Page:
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20121212
20121212
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has been so much a part of america's history, which is our willingness to invest in the future. that investment is in our children, all children, including poor children, and modern infrastructure, in research, blue sky research. and i think that is, when we get beyond the challenge we face over these next two weeks, i think that's going to be a broader challenge we're going to face. >> we have time for one more question, over here. i just want to say how much support the president has on ensuring fair balance and -- [inaudible] >> richard with trust met andy. so we are basically a biomedical company that helps doctors collaborate better using social media. and i want to ask a question about crossing the valley of death. so our company is very fortunate that we got a small amount of innovation funding from health care their monies. but it's really a broader questions about the health care ecosystem. in silicon valley a company goes under, software engineers find new jobs in a matter of weeks. but in biotech we have people, a lot of people with ph.d's and they are much more long
views being promulgated by our parties makes strategic sense for america's future. the result has been intractablely negative public perceptions of congress. a rasmussen reports poll done just this month found that only 10% of likely voters gave congress a rating of excellent or good. for me, the irony is that having seen several generations of lawmakers pass through the body, i can attest that the vast majority are hardworking, generally interested in public service, and eager to contribute to the welfare of our country. often the public does not believe that. it's easier to assume that congressional failings arise from the incompetence or even the malfeasance of individual legislators. or perhaps, as some believe, washington, d.c. itself is corrupting. now, it's far more disconcerting to think that our democracy shortcomings are complex and devise simple solutions, but the founders were realists who understood the power of factionalism, parochialism, personal ambition. they understood that good intentions would not always prevail. and accordingly, they designed a system to check abus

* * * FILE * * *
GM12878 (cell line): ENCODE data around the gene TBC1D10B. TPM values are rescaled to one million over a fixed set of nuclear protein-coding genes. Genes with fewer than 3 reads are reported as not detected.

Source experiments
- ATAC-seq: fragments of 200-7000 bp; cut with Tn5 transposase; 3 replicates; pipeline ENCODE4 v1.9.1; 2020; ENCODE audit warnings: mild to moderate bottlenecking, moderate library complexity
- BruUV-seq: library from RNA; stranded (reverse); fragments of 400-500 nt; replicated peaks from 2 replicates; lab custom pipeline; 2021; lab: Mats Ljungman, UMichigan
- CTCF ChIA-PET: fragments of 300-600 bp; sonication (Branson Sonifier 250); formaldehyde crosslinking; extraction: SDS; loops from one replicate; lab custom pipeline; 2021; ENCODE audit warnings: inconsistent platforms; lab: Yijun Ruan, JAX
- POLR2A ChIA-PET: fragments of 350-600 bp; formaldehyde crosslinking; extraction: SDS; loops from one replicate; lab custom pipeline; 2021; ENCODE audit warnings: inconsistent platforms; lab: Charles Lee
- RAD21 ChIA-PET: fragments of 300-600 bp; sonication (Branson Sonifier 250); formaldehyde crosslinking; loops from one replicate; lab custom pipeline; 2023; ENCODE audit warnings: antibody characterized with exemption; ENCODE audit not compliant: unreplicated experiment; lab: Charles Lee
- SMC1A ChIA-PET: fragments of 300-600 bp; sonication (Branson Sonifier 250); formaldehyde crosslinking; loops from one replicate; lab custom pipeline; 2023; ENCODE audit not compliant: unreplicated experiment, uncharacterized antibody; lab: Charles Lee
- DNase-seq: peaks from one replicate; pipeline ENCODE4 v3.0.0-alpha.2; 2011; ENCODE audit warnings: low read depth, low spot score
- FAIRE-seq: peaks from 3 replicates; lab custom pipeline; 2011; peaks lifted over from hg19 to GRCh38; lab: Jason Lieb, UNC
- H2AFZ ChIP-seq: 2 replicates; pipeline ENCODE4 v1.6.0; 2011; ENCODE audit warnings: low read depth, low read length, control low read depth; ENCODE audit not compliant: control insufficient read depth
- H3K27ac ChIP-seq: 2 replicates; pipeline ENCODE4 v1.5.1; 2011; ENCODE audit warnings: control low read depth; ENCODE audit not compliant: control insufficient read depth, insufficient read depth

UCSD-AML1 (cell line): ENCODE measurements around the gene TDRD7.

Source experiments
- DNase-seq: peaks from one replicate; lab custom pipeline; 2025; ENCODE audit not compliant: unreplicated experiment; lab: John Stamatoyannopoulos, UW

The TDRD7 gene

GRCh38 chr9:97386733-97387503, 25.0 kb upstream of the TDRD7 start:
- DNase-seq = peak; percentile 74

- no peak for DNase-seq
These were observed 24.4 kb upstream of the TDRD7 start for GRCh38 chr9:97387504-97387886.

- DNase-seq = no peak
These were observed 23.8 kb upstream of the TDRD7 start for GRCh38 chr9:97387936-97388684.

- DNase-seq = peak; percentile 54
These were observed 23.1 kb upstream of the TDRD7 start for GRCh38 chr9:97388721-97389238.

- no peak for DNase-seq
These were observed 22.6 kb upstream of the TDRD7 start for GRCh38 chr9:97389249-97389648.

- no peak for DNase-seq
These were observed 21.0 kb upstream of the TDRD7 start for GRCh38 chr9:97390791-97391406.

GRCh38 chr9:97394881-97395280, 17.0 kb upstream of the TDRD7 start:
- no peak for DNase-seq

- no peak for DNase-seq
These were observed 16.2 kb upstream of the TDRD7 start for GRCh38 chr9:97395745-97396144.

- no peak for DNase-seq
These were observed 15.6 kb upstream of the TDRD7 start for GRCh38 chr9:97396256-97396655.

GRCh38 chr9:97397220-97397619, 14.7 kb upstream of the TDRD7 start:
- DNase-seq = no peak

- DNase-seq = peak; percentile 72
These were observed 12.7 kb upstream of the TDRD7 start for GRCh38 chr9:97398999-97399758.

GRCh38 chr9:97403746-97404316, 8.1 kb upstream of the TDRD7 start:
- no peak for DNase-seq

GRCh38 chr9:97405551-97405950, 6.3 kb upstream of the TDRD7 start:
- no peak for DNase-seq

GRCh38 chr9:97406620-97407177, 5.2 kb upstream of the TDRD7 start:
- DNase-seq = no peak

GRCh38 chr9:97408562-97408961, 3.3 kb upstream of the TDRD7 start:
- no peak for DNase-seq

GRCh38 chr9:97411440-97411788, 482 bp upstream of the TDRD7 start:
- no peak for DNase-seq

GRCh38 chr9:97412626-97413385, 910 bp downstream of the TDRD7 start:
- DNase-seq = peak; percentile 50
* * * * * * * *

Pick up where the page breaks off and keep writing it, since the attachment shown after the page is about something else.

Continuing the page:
effort of modern technology and of our investment in the belief that america can and should be a world leader in curing the diseases that have ailed humanity for generations. mr. president, a majority of all research scientists in human history are alive today. that remarkable fact alone carries with it great potential. that's why sandy and his wife sue created the prize to end blindness by 2020, to take advantage of this incredible historic opportunity, to bring together scientists and researchers and end blindness by the end of this decade. to inspire them, the greenbergs provided a prize of more than $2 million in gold. why gold? well, it's a reminder of the color of the beautiful shimmering sunsets that sandy and susan enjoyed together in the waning days of sandy's sightedness. and it is a reminder of the beauty, of the challenge of a prize to restore to sight the millions who live in blindness. mr. president, i'm no expert on the health or science of the eye, but we are blessed to have in this united states senate two members who are. we had some supportive comments that will be s